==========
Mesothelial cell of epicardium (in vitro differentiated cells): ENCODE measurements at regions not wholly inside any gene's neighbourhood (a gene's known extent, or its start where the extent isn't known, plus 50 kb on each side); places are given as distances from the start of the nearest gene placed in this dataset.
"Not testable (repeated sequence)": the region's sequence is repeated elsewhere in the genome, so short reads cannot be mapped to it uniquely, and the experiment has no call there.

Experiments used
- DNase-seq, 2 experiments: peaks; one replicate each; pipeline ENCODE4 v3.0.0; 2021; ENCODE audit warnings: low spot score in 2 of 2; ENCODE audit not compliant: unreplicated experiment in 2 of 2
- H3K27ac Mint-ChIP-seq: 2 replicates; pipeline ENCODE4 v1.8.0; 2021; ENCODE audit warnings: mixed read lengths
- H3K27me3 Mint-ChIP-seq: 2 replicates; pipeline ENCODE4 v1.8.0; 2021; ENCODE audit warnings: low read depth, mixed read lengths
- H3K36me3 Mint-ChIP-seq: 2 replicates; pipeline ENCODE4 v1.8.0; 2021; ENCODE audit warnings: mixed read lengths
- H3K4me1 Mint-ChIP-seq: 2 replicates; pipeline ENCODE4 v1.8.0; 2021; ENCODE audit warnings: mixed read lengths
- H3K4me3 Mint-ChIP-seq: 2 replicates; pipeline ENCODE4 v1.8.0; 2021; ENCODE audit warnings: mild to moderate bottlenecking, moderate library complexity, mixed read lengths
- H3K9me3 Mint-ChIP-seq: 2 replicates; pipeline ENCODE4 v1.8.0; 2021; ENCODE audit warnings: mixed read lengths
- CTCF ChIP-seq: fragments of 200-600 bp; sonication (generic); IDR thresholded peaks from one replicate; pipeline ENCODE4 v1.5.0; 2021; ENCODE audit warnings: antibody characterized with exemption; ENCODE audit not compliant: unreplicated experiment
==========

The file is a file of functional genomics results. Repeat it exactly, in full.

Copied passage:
Mesothelial cell of epicardium (in vitro differentiated cells): ENCODE measurements at regions not wholly inside any gene's neighbourhood (a gene's known extent, or its start where the extent isn't known, plus 50 kb on each side); places are given as distances from the start of the nearest gene placed in this dataset.
"Not testable (repeated sequence)": the region's sequence is repeated elsewhere in the genome, so short reads cannot be mapped to it uniquely, and the experiment has no call there.

Experiments used
- DNase-seq, 2 experiments: peaks; one replicate each; pipeline ENCODE4 v3.0.0; 2021; ENCODE audit warnings: low spot score in 2 of 2; ENCODE audit not compliant: unreplicated experiment in 2 of 2
- H3K27ac Mint-ChIP-seq: 2 replicates; pipeline ENCODE4 v1.8.0; 2021; ENCODE audit warnings: mixed read lengths
- H3K27me3 Mint-ChIP-seq: 2 replicates; pipeline ENCODE4 v1.8.0; 2021; ENCODE audit warnings: low read depth, mixed read lengths
- H3K36me3 Mint-ChIP-seq: 2 replicates; pipeline ENCODE4 v1.8.0; 2021; ENCODE audit warnings: mixed read lengths
- H3K4me1 Mint-ChIP-seq: 2 replicates; pipeline ENCODE4 v1.8.0; 2021; ENCODE audit warnings: mixed read lengths
- H3K4me3 Mint-ChIP-seq: 2 replicates; pipeline ENCODE4 v1.8.0; 2021; ENCODE audit warnings: mild to moderate bottlenecking, moderate library complexity, mixed read lengths
- H3K9me3 Mint-ChIP-seq: 2 replicates; pipeline ENCODE4 v1.8.0; 2021; ENCODE audit warnings: mixed read lengths
- CTCF ChIP-seq: fragments of 200-600 bp; sonication (generic); IDR thresholded peaks from one replicate; pipeline ENCODE4 v1.5.0; 2021; ENCODE audit warnings: antibody characterized with exemption; ENCODE audit not compliant: unreplicated experiment